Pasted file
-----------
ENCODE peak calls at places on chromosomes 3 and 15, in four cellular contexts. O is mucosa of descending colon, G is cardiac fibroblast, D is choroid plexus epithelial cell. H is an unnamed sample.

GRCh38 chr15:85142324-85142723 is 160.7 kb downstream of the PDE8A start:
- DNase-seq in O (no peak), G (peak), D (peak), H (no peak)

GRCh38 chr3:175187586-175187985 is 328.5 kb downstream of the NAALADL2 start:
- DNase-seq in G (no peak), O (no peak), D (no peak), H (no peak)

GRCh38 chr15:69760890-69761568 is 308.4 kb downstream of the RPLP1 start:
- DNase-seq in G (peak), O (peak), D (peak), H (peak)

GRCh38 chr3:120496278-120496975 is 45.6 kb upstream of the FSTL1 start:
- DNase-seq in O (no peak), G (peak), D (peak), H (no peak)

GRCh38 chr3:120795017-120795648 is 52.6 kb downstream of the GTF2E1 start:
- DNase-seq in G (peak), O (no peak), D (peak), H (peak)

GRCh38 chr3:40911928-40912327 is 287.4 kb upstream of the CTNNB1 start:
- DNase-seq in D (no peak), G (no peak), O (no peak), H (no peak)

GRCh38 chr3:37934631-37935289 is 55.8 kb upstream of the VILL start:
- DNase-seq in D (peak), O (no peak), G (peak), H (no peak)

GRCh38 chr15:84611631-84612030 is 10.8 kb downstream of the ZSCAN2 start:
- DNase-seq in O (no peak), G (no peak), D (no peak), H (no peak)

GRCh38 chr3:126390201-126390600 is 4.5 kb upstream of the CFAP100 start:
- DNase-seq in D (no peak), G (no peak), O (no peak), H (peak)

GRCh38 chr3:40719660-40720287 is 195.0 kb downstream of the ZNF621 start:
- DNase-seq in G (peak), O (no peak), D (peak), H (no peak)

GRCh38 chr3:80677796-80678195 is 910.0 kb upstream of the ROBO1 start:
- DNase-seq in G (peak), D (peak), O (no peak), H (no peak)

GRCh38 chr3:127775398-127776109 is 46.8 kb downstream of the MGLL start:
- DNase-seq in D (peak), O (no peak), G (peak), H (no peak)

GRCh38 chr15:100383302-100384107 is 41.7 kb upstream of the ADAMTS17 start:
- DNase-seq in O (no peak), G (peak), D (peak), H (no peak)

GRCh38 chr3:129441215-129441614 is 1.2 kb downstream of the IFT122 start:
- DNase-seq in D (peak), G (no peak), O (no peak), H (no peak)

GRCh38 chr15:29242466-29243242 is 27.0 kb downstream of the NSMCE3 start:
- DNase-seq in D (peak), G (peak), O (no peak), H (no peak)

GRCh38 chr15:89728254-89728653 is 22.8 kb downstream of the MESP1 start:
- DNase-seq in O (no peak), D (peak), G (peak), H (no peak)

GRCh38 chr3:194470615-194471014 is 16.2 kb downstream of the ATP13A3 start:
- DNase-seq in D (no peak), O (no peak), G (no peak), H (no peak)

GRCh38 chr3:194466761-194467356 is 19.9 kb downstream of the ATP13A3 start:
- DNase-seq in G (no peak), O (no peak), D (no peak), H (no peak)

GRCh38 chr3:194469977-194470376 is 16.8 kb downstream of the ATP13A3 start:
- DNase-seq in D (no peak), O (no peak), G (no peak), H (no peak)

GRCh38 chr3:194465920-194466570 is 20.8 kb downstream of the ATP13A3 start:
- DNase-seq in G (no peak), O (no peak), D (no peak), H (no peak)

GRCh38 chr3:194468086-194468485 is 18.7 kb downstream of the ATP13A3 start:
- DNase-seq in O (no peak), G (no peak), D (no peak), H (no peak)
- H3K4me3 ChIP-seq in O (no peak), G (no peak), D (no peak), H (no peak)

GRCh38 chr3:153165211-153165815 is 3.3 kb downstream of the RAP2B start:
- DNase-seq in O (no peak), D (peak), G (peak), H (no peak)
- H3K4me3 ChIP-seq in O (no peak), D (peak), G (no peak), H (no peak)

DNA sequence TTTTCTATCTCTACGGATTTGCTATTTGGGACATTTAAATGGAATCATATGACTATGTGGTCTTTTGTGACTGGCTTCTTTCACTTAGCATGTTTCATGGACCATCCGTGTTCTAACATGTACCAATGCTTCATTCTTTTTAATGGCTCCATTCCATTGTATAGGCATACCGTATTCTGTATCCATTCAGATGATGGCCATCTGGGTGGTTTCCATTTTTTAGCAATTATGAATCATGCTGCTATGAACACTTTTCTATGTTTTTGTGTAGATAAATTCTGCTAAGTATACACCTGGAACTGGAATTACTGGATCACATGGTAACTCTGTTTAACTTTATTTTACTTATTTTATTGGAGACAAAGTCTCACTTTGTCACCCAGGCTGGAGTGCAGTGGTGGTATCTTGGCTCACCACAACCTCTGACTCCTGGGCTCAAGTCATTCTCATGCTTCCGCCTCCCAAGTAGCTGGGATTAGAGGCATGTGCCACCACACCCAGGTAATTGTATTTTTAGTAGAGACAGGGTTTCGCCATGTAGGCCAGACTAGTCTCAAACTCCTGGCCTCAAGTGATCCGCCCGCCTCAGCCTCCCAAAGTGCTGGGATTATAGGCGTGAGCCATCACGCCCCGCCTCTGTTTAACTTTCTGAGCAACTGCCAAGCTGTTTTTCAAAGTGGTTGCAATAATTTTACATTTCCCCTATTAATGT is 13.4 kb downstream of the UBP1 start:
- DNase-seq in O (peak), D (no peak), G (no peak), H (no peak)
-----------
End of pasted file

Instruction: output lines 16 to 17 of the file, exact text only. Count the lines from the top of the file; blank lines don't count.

GRCh38 chr15:84611631-84612030 is 10.8 kb downstream of the ZSCAN2 start:
- DNase-seq in O (no peak), G (no peak), D (no peak), H (no peak)